No wonder a Basic Income makes unprecedented political progress, and around the world. Sean Healy of Social Justice Ireland dramatized the scenario, showing a bar graph with the thinnest of lines representing the wealth of the bottom 20%, and bars and bars of wealth so high they couldn’t even fit onto the graph for the top quintile. Marshall Brain of North Carolina State and author of the 60 million hit website “How Things Work” envisioned a visit by extraterrestrial creatures who take note of: 10,000 nuclear missiles, massive poverty for billions, environmental destruction, gigatons of carbon in the air, extinction, burgeoning prisons, religious strife, war, disease, millions of dying children, mass surveillance, nations, racism/sexism/homophobia. Their conjecture: ‘humans appear to be insane. Hundreds own everything while billions starve.’ Brain isn’t sure that our species can agree on anything, so that in a few decades humans will be forced to totally yield to silicon intelligence. He sees BIG as a route out of this and to a rational existence.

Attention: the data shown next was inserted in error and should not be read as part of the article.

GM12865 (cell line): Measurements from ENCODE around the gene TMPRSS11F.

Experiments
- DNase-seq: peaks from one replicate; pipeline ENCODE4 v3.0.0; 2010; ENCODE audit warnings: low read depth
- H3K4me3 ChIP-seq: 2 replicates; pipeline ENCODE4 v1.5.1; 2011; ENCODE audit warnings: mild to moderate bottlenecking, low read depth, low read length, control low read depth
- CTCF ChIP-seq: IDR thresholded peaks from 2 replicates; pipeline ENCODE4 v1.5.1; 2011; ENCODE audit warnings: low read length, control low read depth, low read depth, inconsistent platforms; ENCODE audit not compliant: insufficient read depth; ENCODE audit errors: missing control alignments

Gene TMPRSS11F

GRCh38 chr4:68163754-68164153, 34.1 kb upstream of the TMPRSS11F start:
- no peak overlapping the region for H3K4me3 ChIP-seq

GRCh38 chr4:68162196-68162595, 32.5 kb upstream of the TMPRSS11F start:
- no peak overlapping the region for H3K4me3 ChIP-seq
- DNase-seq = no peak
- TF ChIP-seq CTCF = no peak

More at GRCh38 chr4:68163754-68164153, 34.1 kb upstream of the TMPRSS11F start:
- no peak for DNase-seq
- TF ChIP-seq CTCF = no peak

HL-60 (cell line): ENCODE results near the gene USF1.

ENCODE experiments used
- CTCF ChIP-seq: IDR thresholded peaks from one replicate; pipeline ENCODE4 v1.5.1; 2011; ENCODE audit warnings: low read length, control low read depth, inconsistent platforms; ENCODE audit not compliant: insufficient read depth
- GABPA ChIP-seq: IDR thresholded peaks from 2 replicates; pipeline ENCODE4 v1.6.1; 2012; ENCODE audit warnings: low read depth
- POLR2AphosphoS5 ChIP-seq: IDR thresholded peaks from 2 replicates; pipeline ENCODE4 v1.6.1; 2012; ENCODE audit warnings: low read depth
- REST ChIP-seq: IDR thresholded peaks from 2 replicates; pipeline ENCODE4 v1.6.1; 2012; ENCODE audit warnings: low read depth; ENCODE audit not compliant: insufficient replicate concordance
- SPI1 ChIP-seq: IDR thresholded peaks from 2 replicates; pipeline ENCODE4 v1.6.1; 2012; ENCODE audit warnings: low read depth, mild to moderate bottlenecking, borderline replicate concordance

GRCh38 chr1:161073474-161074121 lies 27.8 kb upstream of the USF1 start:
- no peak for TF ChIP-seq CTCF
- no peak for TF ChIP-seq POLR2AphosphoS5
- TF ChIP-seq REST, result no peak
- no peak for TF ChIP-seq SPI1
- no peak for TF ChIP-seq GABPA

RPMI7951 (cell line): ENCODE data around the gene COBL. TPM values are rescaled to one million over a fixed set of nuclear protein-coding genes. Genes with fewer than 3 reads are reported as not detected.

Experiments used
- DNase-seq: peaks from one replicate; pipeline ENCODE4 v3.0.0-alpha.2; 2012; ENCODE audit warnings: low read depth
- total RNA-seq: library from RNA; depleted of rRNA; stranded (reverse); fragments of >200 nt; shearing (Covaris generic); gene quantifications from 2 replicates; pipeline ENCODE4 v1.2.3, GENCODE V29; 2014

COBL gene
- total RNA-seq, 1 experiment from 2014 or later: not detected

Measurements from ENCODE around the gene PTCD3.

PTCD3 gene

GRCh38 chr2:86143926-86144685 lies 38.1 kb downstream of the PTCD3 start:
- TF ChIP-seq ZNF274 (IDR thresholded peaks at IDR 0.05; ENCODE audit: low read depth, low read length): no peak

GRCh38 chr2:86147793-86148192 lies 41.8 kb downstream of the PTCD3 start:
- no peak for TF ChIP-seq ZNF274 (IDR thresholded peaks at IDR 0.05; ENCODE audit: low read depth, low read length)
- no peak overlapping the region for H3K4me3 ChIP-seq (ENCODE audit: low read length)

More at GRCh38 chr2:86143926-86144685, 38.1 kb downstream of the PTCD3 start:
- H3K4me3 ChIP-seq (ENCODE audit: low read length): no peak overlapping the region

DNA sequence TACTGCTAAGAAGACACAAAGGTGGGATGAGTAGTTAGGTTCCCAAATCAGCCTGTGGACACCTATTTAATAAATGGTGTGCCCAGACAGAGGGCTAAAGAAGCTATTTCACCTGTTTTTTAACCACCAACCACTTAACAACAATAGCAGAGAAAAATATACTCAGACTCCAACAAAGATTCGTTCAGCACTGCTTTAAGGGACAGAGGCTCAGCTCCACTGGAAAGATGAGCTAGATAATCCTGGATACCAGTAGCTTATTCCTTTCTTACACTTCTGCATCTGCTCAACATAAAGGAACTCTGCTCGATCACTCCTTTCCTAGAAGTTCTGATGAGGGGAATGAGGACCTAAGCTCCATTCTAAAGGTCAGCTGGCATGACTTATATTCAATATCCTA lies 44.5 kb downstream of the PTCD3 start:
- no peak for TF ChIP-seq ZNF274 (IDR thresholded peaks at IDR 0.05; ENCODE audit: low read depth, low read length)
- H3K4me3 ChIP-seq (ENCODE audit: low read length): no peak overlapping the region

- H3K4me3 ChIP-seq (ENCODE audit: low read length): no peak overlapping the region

Frances Fox Piven of CUNY: “welfare as we know it regulates the poor and is bent to keep people at the low rungs of society. And the US has been losing its low level programs.” (In Minnesota, ‘welfare’ stipends have not risen for 27 years, and if you’re a low-income worker, you’re denied a living wage and benefits.) “Human needs for caring for old and young cannot be met. Many work multiple jobs…we must have a political strategy and ally with groups who rally for improvements in unemployment insurance and social security. We must leave behind the old left ideas of full employment (wage slavery) and economic growth—global warming won’t permit either.”